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  • Transforming Kafka: Translation Effects by Patrick O’Neill
  • Marjorie E. Rhine
Transforming Kafka: Translation Effects.
By Patrick O’Neill. Toronto: University of Toronto Press, 2014. 224 pages. $55.00.

In Transforming Kafka, Patrick O’Neill sets out to do what he has done in prior work on James Joyce: to explore various translations of key passages in order to examine the subsequent “macro text” that emerges, encompassing both the original text and the variances emerging from a variety of translations. As he explains about the related idea of what he calls such transtextuality: “The concept of transtextuality is based on the notion that the original text is in principle always extended by its individual and cumulative translations; that every translation has something unique to add to the always developing macrotext; and that transtextual attempts to read comparatively at least some aspects of that macrotext across the individual translations and individual languages involved, exploring relations between texts that are at once different and the same, can constitute a literary experiment of considerable interest” (9). By taking a close look at this macrotext, O’Neill explores how translation shapes, rearranges, and expands our understanding of the texts he examines.

Chapter One offers a useful bibliographic account of the history of translations of Kafka’s work as interest in Kafka spread across the globe. The final two chapters turn to more essayistic examinations of the significance of Kafka’s titles and the significance of their transformation in translation in the first case, and how Kafka’s play with names is affected by translation in the second. The intervening five chapters take up the following works in this order: “The Judgment,” “The Metamorphosis,” Amerika, The Trial, and The Castle. Each of these five chapters is organized the same way. Dividing the Kafka text—the opening of a story or longer narrative—into small linguistic segments, O’Neill typically spends a page and a half listing the various translation variants, first in English and then in various other languages, such as French, Italian, Spanish, and Dutch. Then he writes a few pages after each list that tweak out examples of translation effects. For example, his analyses suggest how translation choices might decrease the indeterminacy of Kafka’s German or reveal how translators create connections between Kafka’s texts in the words they choose. Translators’ choices might also emphasize thematic dichotomies in even stronger [End Page 142] fashion than they appear in the German text, or indeed function as a meta-commentary on the text. In some cases, O’Neill provides a useful summary at the end of the chapter detailing the significance of the translation effects he has examined, which helps a reader to see the bigger picture he is after. Too often, however, he neglects to provide such a concluding overview.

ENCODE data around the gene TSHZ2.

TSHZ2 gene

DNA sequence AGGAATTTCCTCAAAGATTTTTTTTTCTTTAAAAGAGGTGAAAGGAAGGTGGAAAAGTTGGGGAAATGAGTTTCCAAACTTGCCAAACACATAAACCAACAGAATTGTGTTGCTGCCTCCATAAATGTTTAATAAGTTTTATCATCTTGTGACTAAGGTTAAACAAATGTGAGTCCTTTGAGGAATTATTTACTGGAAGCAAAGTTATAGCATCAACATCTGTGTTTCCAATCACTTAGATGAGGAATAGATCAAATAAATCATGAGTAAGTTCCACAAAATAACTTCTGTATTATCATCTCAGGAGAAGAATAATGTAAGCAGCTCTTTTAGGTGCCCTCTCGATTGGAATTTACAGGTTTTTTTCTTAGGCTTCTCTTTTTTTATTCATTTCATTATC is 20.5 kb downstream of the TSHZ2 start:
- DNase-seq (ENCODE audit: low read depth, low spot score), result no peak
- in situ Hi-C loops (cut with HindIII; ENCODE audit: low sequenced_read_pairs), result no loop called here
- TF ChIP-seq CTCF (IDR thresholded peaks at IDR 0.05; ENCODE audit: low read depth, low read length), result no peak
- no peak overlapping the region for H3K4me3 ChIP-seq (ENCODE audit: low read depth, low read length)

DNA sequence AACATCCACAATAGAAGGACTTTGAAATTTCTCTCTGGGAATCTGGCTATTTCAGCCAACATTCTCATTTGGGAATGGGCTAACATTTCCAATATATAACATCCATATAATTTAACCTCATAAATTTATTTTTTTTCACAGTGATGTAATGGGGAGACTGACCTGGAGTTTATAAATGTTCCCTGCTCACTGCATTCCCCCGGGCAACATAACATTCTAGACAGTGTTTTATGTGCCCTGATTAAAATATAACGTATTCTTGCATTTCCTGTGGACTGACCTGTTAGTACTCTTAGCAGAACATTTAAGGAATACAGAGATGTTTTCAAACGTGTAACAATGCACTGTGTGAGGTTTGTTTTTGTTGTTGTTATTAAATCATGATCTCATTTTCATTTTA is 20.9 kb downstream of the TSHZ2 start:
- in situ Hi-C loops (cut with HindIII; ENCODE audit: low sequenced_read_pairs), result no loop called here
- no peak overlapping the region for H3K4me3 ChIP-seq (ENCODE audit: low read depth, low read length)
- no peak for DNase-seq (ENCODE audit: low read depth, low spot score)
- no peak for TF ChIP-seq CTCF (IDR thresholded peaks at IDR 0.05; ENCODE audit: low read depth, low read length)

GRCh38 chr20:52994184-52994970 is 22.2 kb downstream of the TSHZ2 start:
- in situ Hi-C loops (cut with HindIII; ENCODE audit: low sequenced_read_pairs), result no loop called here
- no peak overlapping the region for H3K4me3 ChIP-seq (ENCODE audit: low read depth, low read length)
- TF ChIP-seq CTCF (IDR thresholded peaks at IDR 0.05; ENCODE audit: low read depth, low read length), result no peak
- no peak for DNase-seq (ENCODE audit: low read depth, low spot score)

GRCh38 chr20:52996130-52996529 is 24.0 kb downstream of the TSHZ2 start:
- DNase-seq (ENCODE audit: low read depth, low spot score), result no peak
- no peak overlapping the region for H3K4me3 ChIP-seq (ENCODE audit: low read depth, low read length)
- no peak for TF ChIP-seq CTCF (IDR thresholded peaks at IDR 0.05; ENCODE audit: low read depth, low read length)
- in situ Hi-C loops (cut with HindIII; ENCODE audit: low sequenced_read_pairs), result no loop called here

O’Neill distinctly states that “this book does not propose any new critical understanding of Kafka’s individual works” (4). A reader might wonder, then, what to take away from this “literary experiment.” Sometimes the analysis of translation effects seems to reveal emphases readily available in a study of the German text itself. For example, in analyzing how the first sentence of “The Judgment” has been translated, O’Neill points out how translators might differ in the representation of how Georg sees, or in the nuances of what he sees from the window, or the exact relationship with his friend in Russia. All of these questions, however, readily emerge from a close reading of the story itself.

Nonetheless, in other cases, O’Neill’s study of translation effects does open up ways of marveling anew at the complex indeterminacy of Kafka’s writing. For example, in comparing translations of “The Metamorphosis,” O’Neill examines translation choices that highlight the importance of considering whether Gregor is waking or already awake, whether he alone “finds himself” transformed or whether this is an objective reality, or whether his new body is shell-like or armored. Similarly, in examining translation choices that depict Karl Rossmann getting swept up against the ship’s rail in Amerika, readers can see how translators may, unconsciously or not, create echoes between Kafka’s texts (here to Georg’s leap...


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pp. 142-143
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